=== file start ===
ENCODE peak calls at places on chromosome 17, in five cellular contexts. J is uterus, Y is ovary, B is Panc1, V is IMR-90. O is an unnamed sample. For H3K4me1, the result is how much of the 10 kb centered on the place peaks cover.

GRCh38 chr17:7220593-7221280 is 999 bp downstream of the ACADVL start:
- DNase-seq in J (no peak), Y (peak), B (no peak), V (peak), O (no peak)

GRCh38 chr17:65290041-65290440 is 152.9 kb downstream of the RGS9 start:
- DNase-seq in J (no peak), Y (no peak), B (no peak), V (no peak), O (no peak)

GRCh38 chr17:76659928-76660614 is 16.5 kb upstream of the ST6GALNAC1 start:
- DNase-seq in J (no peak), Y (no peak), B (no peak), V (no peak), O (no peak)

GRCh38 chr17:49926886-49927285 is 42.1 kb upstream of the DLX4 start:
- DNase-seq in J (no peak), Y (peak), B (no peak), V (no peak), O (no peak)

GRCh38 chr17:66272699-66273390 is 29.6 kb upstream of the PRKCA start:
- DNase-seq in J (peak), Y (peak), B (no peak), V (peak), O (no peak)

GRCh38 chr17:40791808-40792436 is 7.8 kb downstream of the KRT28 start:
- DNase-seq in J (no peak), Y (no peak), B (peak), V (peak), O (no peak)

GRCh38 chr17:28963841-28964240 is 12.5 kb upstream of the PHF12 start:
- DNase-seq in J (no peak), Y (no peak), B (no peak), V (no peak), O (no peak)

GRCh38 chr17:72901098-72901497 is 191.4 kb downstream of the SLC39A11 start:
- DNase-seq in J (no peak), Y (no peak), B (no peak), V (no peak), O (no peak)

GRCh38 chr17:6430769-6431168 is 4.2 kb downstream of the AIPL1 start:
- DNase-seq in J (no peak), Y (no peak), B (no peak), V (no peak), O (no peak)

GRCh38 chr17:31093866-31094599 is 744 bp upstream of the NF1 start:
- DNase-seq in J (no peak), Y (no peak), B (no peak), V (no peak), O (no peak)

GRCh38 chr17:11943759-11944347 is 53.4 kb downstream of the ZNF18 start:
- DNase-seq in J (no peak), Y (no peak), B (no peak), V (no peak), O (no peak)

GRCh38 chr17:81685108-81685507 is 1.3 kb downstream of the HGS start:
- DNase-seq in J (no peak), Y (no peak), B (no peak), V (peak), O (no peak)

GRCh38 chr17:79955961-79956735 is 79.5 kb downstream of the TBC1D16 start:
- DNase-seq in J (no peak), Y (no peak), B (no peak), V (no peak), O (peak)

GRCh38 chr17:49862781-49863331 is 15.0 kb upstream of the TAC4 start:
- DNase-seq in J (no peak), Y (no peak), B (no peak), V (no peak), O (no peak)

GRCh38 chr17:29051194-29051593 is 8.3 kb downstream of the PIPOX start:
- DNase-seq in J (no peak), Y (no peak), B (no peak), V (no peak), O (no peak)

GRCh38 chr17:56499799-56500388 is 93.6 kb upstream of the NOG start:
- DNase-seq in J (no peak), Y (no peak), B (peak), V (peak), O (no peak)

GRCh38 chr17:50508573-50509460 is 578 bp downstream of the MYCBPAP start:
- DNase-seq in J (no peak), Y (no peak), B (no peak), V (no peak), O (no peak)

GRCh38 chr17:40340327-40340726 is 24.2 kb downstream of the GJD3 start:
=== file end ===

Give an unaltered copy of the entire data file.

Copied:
ENCODE peak calls at places on chromosome 17, in five cellular contexts. J is uterus, Y is ovary, B is Panc1, V is IMR-90. O is an unnamed sample. For H3K4me1, the result is how much of the 10 kb centered on the place peaks cover.

GRCh38 chr17:7220593-7221280 is 999 bp downstream of the ACADVL start:
- DNase-seq in J (no peak), Y (peak), B (no peak), V (peak), O (no peak)

GRCh38 chr17:65290041-65290440 is 152.9 kb downstream of the RGS9 start:
- DNase-seq in J (no peak), Y (no peak), B (no peak), V (no peak), O (no peak)

GRCh38 chr17:76659928-76660614 is 16.5 kb upstream of the ST6GALNAC1 start:
- DNase-seq in J (no peak), Y (no peak), B (no peak), V (no peak), O (no peak)

GRCh38 chr17:49926886-49927285 is 42.1 kb upstream of the DLX4 start:
- DNase-seq in J (no peak), Y (peak), B (no peak), V (no peak), O (no peak)

GRCh38 chr17:66272699-66273390 is 29.6 kb upstream of the PRKCA start:
- DNase-seq in J (peak), Y (peak), B (no peak), V (peak), O (no peak)

GRCh38 chr17:40791808-40792436 is 7.8 kb downstream of the KRT28 start:
- DNase-seq in J (no peak), Y (no peak), B (peak), V (peak), O (no peak)

GRCh38 chr17:28963841-28964240 is 12.5 kb upstream of the PHF12 start:
- DNase-seq in J (no peak), Y (no peak), B (no peak), V (no peak), O (no peak)

GRCh38 chr17:72901098-72901497 is 191.4 kb downstream of the SLC39A11 start:
- DNase-seq in J (no peak), Y (no peak), B (no peak), V (no peak), O (no peak)

GRCh38 chr17:6430769-6431168 is 4.2 kb downstream of the AIPL1 start:
- DNase-seq in J (no peak), Y (no peak), B (no peak), V (no peak), O (no peak)

GRCh38 chr17:31093866-31094599 is 744 bp upstream of the NF1 start:
- DNase-seq in J (no peak), Y (no peak), B (no peak), V (no peak), O (no peak)

GRCh38 chr17:11943759-11944347 is 53.4 kb downstream of the ZNF18 start:
- DNase-seq in J (no peak), Y (no peak), B (no peak), V (no peak), O (no peak)

GRCh38 chr17:81685108-81685507 is 1.3 kb downstream of the HGS start:
- DNase-seq in J (no peak), Y (no peak), B (no peak), V (peak), O (no peak)

GRCh38 chr17:79955961-79956735 is 79.5 kb downstream of the TBC1D16 start:
- DNase-seq in J (no peak), Y (no peak), B (no peak), V (no peak), O (peak)

GRCh38 chr17:49862781-49863331 is 15.0 kb upstream of the TAC4 start:
- DNase-seq in J (no peak), Y (no peak), B (no peak), V (no peak), O (no peak)

GRCh38 chr17:29051194-29051593 is 8.3 kb downstream of the PIPOX start:
- DNase-seq in J (no peak), Y (no peak), B (no peak), V (no peak), O (no peak)

GRCh38 chr17:56499799-56500388 is 93.6 kb upstream of the NOG start:
- DNase-seq in J (no peak), Y (no peak), B (peak), V (peak), O (no peak)

GRCh38 chr17:50508573-50509460 is 578 bp downstream of the MYCBPAP start:
- DNase-seq in J (no peak), Y (no peak), B (no peak), V (no peak), O (no peak)

GRCh38 chr17:40340327-40340726 is 24.2 kb downstream of the GJD3 start: